Mrs Naik expressed her distaste for western values and said “if we copy the west we have products of the west”. I wonder what she was thinking when she sat watching her two daughters emulate a rap song at her microphone after her talk.
Mrs Naik called the TV an “idiot box”. She urged her audience to throw it and switch on the Islamic TV mentioning Mr Naik’s Peace TV. She said cartoons are made to brainwash the children and spoil generations. She disregarded the positive values put across to children through cartoons and the valuable information received through those such as the National Geographic Channel. Her rhetoric seemed to totally disregard modern technological advances and any child’s basic right to walk the path to wisdom.
She said all TV channels except Islamic ones ‘are designed to stop the (imminent) revolution that Muslim Ummah is going to bring to the world’. I saw this message in the context of her entire lecture that can be summarised as, “Allah created humankind to worship Him and while everyone should have a purpose in life it should be the jihad of converting all human kind into Islam.”
I wonder why Islamic scholars always continue to portray Allah in the image of a human being – a human being who gets pleasure from the praise and deeds of his slaves and rewards in return. I wonder how the audience will perceive the divine when Mrs Naik told a story involving a clash between the Angel of Paradise and the Angel of Curse on who would take out the soul of a dead person. She said to determine who gets the soul, Allah asked them to find out which distance is longer – between where the man was when he decided to repent and the spot where his dead body lay or from that spot to where he was going to repent?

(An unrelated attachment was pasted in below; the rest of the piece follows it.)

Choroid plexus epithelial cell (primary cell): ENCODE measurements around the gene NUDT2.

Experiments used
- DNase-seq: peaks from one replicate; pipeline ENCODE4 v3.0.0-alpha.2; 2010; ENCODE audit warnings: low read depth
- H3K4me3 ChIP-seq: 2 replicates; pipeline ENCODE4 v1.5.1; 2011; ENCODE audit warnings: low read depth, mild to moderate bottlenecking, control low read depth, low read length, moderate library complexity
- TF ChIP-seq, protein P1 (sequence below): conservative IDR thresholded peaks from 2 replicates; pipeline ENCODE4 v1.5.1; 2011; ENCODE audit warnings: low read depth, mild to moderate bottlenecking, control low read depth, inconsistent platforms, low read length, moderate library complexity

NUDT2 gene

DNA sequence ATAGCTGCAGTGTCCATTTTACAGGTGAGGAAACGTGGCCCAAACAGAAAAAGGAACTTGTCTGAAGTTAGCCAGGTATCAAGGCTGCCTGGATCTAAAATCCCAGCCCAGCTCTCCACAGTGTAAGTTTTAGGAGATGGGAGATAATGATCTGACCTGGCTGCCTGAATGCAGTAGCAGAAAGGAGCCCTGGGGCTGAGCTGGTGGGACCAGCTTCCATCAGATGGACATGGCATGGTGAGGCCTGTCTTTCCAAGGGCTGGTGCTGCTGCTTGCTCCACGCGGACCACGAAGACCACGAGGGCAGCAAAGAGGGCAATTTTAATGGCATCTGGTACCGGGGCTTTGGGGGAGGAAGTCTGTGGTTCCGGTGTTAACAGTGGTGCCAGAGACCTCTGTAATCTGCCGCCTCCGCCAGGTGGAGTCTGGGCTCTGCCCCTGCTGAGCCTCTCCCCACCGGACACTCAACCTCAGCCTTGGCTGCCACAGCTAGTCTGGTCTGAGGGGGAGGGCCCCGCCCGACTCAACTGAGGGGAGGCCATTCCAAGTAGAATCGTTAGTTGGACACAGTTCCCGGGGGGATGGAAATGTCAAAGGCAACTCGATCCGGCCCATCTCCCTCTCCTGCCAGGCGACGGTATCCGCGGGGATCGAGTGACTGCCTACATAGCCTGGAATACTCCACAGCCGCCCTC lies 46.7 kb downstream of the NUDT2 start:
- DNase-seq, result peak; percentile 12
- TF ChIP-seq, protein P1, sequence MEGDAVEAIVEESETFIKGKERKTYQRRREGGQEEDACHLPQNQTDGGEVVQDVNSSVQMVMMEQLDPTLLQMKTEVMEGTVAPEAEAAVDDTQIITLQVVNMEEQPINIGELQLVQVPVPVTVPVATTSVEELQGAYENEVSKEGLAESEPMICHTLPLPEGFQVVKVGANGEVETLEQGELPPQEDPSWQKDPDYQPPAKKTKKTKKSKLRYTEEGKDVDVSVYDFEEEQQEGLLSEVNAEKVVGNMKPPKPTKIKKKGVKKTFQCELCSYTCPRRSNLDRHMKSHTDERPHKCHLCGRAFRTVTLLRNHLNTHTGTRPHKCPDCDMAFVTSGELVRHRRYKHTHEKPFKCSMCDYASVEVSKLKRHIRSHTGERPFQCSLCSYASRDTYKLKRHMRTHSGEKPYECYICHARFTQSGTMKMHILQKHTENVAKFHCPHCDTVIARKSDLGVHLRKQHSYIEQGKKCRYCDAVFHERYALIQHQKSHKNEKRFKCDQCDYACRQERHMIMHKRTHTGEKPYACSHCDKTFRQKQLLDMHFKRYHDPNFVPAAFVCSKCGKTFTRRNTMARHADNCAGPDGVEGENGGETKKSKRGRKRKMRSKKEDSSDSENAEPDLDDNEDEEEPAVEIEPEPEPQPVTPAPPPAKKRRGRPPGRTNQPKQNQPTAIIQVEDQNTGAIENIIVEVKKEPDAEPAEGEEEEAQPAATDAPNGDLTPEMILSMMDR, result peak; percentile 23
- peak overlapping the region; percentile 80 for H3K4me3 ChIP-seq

I wonder whether a true Islamic scholar trying to win the hearts and minds of twenty-first century Maldivians should talk in such terms.
The superscript of the Naik’s whole visit was revealed when Mrs Naik answered a question from the audience who asked her where she can provide Islamic education to her children. She answered by telling that if she wanted an Islamic school why doesn’t she get together people who want it and call her husband for it at his lecture following evening.
When I left the hall close to eleven thirty, I saw a state car and two security officers in full gear waiting outside in the drive way.
And my mind struggled to reconcile the cost – benefit ratio of this enchanting evening with Mrs. Naik.
But I know, tonight is an accomplishment for those. They’ve seen the blue print for the transformation they require. And this transformation is the final step to the Rule by the Ulaama.